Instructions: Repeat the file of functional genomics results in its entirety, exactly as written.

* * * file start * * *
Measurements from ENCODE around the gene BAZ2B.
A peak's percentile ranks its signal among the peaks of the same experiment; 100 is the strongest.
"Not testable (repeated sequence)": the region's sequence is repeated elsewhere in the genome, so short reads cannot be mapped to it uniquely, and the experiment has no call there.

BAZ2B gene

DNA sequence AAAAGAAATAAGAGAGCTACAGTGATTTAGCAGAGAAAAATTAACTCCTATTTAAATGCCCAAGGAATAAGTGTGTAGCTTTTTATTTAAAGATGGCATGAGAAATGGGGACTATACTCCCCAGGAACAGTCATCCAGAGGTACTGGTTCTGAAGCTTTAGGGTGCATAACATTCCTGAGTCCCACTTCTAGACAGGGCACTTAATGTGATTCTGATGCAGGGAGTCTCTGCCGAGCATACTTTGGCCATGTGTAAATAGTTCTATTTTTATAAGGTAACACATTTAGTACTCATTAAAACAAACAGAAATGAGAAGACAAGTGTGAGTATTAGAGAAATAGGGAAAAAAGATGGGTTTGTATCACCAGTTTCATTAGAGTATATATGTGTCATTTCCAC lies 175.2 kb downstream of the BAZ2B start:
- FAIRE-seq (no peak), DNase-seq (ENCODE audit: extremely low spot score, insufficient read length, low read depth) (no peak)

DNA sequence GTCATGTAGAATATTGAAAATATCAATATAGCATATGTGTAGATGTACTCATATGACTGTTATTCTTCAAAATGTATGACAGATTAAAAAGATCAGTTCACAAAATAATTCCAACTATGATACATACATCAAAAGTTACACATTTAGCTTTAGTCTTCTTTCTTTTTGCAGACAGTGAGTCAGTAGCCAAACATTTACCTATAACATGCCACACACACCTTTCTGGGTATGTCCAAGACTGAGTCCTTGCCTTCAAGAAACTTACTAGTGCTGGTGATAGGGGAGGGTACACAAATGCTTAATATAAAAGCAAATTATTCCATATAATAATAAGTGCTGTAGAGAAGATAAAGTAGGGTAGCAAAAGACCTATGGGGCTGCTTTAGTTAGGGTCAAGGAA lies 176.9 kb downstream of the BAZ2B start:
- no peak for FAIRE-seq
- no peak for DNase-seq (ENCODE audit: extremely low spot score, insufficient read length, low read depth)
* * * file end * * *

Measurements from ENCODE around the gene BAZ2B.
A peak's percentile ranks its signal among the peaks of the same experiment; 100 is the strongest.
"Not testable (repeated sequence)": the region's sequence is repeated elsewhere in the genome, so short reads cannot be mapped to it uniquely, and the experiment has no call there.

BAZ2B gene

DNA sequence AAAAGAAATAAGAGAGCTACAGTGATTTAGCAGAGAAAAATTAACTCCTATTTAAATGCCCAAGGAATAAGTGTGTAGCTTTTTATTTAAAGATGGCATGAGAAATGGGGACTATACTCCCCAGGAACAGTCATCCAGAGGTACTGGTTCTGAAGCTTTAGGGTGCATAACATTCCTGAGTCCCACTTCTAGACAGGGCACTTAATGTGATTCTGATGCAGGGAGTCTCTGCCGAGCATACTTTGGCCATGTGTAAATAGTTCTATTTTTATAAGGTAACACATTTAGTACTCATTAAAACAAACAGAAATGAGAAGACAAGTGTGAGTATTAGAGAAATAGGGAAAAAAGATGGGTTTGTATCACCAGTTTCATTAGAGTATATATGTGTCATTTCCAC lies 175.2 kb downstream of the BAZ2B start:
- FAIRE-seq (no peak), DNase-seq (ENCODE audit: extremely low spot score, insufficient read length, low read depth) (no peak)

DNA sequence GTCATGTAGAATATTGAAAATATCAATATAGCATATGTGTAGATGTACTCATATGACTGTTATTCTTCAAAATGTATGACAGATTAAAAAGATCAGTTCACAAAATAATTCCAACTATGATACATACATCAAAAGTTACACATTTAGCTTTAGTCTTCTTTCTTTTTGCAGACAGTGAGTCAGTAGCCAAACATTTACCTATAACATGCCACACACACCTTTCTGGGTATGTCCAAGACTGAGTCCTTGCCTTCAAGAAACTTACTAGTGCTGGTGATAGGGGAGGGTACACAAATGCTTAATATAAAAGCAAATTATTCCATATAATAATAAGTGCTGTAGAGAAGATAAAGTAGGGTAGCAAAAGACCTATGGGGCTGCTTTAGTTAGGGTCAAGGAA lies 176.9 kb downstream of the BAZ2B start:
- no peak for FAIRE-seq
- no peak for DNase-seq (ENCODE audit: extremely low spot score, insufficient read length, low read depth)